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Sanding Extension table edges12/10
We make lots of Boat Top shaped extension tables and are looking for the best way to accurately sand the edges so the halves match. Taking them to the edge sander is cumbersome and ripe for slips and the resulting shape changes. Currently the tops are clamped together after the alignment pins/holes are installed (and have tiny mislaignments), and we RO sand (slow and dusty) the edges flush.
could you make a template and run router against it with a good spiral bit in it?
How much are we talking about? 1/16" 1/8", 1/4" ?
The first tool I'd reach for is a skew angle block plane well-sharpened and set up, if it is a sixteenth. If it is easy to set the top up on edge, I might use the spokeshave, though any end grain planing is slow going.
Then a R/O with dust collection, or a long radius sand block (or 2 - 80 grit and 100 grit) that will 'automatically' find the high spots and level them to the desired curve. First, you need to size - or cut - the wood, then sand it for feel and finish. The finish sanding should be no different than that for the other edges.
Any more than that, and I'd do the router with spiral bit and a template.
I do admire the good outside the box ingenuity of the big belt sander on wheels, but they can cause more problems than they solve.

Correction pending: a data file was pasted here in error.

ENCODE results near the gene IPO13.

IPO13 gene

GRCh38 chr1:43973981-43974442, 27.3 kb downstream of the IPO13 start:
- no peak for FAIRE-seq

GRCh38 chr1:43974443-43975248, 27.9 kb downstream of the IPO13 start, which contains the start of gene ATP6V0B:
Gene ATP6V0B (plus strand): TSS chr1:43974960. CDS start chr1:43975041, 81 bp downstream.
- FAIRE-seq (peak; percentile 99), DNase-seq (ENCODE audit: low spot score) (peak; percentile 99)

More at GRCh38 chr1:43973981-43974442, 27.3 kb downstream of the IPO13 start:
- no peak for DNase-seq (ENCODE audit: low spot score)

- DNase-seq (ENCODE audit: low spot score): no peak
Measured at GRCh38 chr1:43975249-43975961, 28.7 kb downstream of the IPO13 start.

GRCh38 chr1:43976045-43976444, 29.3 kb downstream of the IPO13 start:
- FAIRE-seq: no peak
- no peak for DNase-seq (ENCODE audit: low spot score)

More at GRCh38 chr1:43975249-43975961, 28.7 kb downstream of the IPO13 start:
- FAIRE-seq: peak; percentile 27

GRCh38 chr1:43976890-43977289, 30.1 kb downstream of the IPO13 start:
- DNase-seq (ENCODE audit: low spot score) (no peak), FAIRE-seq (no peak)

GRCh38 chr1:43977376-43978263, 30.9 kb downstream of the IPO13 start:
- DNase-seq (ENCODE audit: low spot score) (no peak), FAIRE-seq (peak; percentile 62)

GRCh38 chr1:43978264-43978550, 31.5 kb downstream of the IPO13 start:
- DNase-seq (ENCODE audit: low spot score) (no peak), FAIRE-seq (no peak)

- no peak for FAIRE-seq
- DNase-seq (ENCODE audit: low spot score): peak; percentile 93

Nicko- I think your idea sounds good, currently we make about eight sizes of tops with most of our orders being in three of the sizes. So doable to make a templaste. Come to think of it we have templates already.
Forgive me if this seems obvious, but depending on the amount you are doing, why not either outsource to a cnc or buy one? Fair curves and minor hand sanding if your cnc programmer understands your needs
We cut the shapes with a cnc router. I was unclear that this is mathing of the top halves after the registration pins(dominis actually) have been put in. Even using stops the table halves can off as much as 1/16" when pinned, so that is when we must monkey with the arc and have issues with keeping a smooth arc when viewed from the end.
I am wondering if you can just pin the blanks first and then cut the shape on the cnc.
I don't use a cnc, but generally I do like Scott is suggesting: joints first, then edge. Flexicat makes a nice flexible longboard that might be of some use to you for cleaning the chatter without lumping the curve, but I don't think it would help much with a stepped edge joint. If the tops are too large for your router once assembled, then I'd suggest rough cutting like you're doing then cleaning the edge with a handheld router and a single edge template that the worker can place by eye.
I'd make a master pattern, vacuum it to you top blank and cut the edges using a shaper and copy wheel. Every one would be exactly like your pattern. With sharp tooling sanding would be minimal.